The 2018 Perseid meteor shower peaks August 11–13, conveniently on a weekend. The (nearly) New Moon will set well before midnight — the starting time of greatest meteor activity. Most Perseid meteors will seem to come from a radiant point between the constellations Perseus and Cassiopeia (the “big W”). The chart above shows the sky at midnight from my location in Arizona, but if you can find Cassiopeia that’ll be all you need to set up your chairs. Click on the chart for a larger version.
Here’s a photo showing what the radiant looked like for the Leonid meteor shower on Nov 17, 1998. This was taken using an all-sky fish-eye lens and a four hour exposure, so it’s not what you’ll see at any one time (unless you get really lucky). The camera captured a total of 156 meteors, most of which seem to come from the radiant. Click to enlarge.
The Perseid radiant will rise in the east around 21:00 but you can get started viewing as soon as it’s totally dark. As with all meteor showers, activity increases after midnight and is greatest just before dawn. If you want to understand why that happens, see my April 16, 2018 post about the Lyrid meteor shower.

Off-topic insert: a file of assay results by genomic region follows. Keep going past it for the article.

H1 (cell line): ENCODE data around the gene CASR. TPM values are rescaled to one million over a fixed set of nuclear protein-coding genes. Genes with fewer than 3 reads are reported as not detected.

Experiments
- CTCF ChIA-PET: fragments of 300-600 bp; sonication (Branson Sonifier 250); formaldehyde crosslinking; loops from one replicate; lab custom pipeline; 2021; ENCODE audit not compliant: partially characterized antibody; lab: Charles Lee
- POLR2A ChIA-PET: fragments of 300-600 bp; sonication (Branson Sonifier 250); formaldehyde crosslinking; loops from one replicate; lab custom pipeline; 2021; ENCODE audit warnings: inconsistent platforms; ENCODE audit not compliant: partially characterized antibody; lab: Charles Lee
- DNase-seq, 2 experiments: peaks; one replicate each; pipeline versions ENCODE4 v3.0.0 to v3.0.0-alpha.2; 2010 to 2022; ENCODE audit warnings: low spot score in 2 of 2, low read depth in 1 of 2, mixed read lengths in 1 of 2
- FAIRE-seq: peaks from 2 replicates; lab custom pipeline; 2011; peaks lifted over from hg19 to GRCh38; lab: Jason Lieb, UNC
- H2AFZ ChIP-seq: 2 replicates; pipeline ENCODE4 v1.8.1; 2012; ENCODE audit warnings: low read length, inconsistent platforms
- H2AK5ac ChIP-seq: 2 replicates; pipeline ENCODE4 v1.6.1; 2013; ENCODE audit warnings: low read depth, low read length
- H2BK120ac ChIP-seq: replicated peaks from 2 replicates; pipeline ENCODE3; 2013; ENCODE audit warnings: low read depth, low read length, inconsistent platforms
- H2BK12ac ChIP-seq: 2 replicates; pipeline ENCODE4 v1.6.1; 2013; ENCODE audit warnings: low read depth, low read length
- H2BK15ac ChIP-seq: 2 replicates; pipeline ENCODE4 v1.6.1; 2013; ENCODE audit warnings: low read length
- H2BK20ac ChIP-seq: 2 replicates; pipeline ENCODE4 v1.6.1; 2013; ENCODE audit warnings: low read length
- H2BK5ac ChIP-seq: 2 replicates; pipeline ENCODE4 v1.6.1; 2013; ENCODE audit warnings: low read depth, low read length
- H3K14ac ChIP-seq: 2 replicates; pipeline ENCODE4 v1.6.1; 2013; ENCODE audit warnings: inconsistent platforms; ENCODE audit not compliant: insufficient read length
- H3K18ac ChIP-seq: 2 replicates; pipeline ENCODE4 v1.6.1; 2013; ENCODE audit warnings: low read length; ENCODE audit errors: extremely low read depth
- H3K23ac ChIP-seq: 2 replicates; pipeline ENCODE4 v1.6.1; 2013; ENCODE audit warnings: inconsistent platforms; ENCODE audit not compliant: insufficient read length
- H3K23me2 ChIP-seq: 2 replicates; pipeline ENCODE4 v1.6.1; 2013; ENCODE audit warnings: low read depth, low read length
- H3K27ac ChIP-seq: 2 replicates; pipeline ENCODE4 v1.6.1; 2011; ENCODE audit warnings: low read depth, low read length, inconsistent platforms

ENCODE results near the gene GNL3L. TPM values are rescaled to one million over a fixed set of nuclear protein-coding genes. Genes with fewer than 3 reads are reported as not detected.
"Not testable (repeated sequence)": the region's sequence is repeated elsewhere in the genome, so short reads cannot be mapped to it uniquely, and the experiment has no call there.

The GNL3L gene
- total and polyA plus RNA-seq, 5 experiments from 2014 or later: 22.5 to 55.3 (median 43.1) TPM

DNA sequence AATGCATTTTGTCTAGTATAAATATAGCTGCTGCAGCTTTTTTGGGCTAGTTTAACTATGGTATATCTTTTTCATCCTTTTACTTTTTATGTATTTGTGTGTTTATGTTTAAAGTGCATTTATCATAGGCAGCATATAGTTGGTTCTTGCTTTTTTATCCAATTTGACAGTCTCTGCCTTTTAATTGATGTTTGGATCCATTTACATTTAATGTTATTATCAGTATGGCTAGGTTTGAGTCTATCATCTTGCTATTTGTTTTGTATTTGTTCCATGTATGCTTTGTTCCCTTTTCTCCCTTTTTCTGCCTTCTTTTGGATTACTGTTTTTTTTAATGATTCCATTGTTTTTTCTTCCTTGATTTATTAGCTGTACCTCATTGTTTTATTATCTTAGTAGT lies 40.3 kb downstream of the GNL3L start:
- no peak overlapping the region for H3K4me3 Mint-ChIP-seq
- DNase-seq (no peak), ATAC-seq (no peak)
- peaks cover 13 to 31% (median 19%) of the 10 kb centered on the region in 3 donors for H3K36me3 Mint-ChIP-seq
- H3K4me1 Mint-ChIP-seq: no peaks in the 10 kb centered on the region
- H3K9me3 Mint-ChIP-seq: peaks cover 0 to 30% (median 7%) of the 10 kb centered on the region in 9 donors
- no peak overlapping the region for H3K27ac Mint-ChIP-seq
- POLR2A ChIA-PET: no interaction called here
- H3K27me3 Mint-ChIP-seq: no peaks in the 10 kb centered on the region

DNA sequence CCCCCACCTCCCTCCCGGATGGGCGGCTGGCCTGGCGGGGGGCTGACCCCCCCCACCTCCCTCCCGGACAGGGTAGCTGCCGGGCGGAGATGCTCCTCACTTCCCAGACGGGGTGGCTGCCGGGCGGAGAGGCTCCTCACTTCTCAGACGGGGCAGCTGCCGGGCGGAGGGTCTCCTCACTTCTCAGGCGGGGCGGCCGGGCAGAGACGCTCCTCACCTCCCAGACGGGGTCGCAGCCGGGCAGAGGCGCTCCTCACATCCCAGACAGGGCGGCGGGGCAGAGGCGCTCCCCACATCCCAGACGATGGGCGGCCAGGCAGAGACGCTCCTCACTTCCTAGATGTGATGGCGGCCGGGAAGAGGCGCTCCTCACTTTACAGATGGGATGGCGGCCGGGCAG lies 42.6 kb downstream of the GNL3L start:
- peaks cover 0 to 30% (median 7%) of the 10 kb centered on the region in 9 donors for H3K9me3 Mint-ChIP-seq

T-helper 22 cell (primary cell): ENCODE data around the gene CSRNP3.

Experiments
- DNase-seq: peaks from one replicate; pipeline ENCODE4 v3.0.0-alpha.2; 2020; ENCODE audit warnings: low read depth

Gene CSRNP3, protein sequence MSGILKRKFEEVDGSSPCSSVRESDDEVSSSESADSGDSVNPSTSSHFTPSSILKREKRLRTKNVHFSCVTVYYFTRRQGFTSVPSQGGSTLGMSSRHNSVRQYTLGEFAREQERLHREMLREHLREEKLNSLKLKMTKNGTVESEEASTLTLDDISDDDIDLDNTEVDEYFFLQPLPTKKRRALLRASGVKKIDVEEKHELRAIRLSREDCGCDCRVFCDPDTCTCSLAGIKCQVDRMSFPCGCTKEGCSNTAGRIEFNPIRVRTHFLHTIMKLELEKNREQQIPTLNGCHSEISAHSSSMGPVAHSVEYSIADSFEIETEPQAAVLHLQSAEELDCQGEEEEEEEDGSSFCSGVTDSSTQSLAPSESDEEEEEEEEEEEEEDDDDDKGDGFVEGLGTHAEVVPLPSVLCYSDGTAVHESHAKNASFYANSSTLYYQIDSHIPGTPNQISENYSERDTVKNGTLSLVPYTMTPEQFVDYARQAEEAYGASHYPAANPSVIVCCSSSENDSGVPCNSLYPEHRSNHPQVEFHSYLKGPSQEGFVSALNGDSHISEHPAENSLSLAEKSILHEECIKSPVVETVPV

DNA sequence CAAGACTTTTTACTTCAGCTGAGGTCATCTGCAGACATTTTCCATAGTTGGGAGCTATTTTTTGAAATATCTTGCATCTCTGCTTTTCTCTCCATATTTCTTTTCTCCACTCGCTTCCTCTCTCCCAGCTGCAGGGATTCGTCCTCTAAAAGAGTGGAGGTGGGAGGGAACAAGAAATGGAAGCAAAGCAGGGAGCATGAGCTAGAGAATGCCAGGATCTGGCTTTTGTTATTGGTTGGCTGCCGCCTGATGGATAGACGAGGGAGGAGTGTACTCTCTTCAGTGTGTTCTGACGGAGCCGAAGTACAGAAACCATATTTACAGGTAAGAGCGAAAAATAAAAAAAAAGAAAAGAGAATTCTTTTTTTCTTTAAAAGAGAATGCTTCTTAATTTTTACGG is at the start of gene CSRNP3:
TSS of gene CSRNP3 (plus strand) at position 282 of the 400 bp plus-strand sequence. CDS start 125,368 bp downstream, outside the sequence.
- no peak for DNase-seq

Not all meteors you see will come from that radiant. Another meteor shower with a broader peak (the Delta Aquarids) overlaps the Perseids and can contribute its own fireworks. And on any given night, you’ll see “rogue” meteors from random directions if you watch long enough. Predictions for this year’s Perseids are up to 90 meteors/hour at the pre-dawn peak on Aug 13.
Perseid meteors come from a stream of debris left behind by Comet Swift-Tuttle. This debris orbits the Sun, as does Earth, but it’s orbit is elongated and tilted in a different plane. Over time, the debris has dispersed around the entire length of the comet’s orbit. But the debris distribution is far from uniform, and there are “clumps” where debris is more concentrated. When Earth passes through one of these clumps you’ll see more meteors. Astronomers have mapped the debris stream so approximate activity predictions are possible.
Your observing site should provide a clear view of the northeastern sky and as much as possible in other directions. The top of a hill or a flat roof works well. Reclining lawn chairs are perfect for a comfortable view of the sky above. And most importantly, turn off all outside lighting as well as any inside lighting that spreads to the outdoors. The darker it is the more meteors you will see. Remember that it will take a good 30 minutes for your eyes to become dark adapted after exposure to any bright lights. Happy hunting and clear skies!
Next Week in Sky Lights ⇒ What On Earth?